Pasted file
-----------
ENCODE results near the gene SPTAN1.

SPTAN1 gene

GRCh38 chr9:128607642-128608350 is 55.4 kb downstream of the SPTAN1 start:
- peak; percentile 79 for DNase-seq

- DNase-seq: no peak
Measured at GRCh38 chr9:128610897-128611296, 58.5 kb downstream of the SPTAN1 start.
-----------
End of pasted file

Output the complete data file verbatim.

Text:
ENCODE results near the gene SPTAN1.

SPTAN1 gene

GRCh38 chr9:128607642-128608350 is 55.4 kb downstream of the SPTAN1 start:
- peak; percentile 79 for DNase-seq

- DNase-seq: no peak
Measured at GRCh38 chr9:128610897-128611296, 58.5 kb downstream of the SPTAN1 start.